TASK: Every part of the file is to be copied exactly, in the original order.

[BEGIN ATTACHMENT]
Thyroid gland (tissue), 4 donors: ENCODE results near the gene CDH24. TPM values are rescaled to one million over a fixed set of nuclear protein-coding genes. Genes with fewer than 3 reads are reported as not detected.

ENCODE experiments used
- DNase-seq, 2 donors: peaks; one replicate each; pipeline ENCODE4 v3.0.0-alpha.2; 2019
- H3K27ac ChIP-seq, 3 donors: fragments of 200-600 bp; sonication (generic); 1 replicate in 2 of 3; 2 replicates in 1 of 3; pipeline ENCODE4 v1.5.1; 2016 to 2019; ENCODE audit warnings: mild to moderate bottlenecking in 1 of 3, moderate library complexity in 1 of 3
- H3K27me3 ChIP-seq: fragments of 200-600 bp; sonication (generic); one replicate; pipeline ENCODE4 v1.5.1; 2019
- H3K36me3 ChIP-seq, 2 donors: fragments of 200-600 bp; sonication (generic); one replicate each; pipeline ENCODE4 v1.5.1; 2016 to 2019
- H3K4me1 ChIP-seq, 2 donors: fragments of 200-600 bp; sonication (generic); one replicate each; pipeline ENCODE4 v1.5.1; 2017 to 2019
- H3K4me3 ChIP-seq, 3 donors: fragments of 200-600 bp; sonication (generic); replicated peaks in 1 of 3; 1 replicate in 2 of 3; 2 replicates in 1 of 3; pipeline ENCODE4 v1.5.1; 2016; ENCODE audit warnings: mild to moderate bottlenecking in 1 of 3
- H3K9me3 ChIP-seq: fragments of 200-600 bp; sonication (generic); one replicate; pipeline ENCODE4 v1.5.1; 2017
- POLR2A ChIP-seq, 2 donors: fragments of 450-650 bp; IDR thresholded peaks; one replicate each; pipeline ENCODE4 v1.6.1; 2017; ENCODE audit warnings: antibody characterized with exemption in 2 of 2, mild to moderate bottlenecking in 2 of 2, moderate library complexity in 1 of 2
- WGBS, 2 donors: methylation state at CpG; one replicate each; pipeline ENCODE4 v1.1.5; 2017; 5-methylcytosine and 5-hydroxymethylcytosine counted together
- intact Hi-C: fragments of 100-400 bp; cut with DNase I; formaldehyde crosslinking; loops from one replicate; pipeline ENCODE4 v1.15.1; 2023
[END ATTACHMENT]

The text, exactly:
Thyroid gland (tissue), 4 donors: ENCODE results near the gene CDH24. TPM values are rescaled to one million over a fixed set of nuclear protein-coding genes. Genes with fewer than 3 reads are reported as not detected.

ENCODE experiments used
- DNase-seq, 2 donors: peaks; one replicate each; pipeline ENCODE4 v3.0.0-alpha.2; 2019
- H3K27ac ChIP-seq, 3 donors: fragments of 200-600 bp; sonication (generic); 1 replicate in 2 of 3; 2 replicates in 1 of 3; pipeline ENCODE4 v1.5.1; 2016 to 2019; ENCODE audit warnings: mild to moderate bottlenecking in 1 of 3, moderate library complexity in 1 of 3
- H3K27me3 ChIP-seq: fragments of 200-600 bp; sonication (generic); one replicate; pipeline ENCODE4 v1.5.1; 2019
- H3K36me3 ChIP-seq, 2 donors: fragments of 200-600 bp; sonication (generic); one replicate each; pipeline ENCODE4 v1.5.1; 2016 to 2019
- H3K4me1 ChIP-seq, 2 donors: fragments of 200-600 bp; sonication (generic); one replicate each; pipeline ENCODE4 v1.5.1; 2017 to 2019
- H3K4me3 ChIP-seq, 3 donors: fragments of 200-600 bp; sonication (generic); replicated peaks in 1 of 3; 1 replicate in 2 of 3; 2 replicates in 1 of 3; pipeline ENCODE4 v1.5.1; 2016; ENCODE audit warnings: mild to moderate bottlenecking in 1 of 3
- H3K9me3 ChIP-seq: fragments of 200-600 bp; sonication (generic); one replicate; pipeline ENCODE4 v1.5.1; 2017
- POLR2A ChIP-seq, 2 donors: fragments of 450-650 bp; IDR thresholded peaks; one replicate each; pipeline ENCODE4 v1.6.1; 2017; ENCODE audit warnings: antibody characterized with exemption in 2 of 2, mild to moderate bottlenecking in 2 of 2, moderate library complexity in 1 of 2
- WGBS, 2 donors: methylation state at CpG; one replicate each; pipeline ENCODE4 v1.1.5; 2017; 5-methylcytosine and 5-hydroxymethylcytosine counted together
- intact Hi-C: fragments of 100-400 bp; cut with DNase I; formaldehyde crosslinking; loops from one replicate; pipeline ENCODE4 v1.15.1; 2023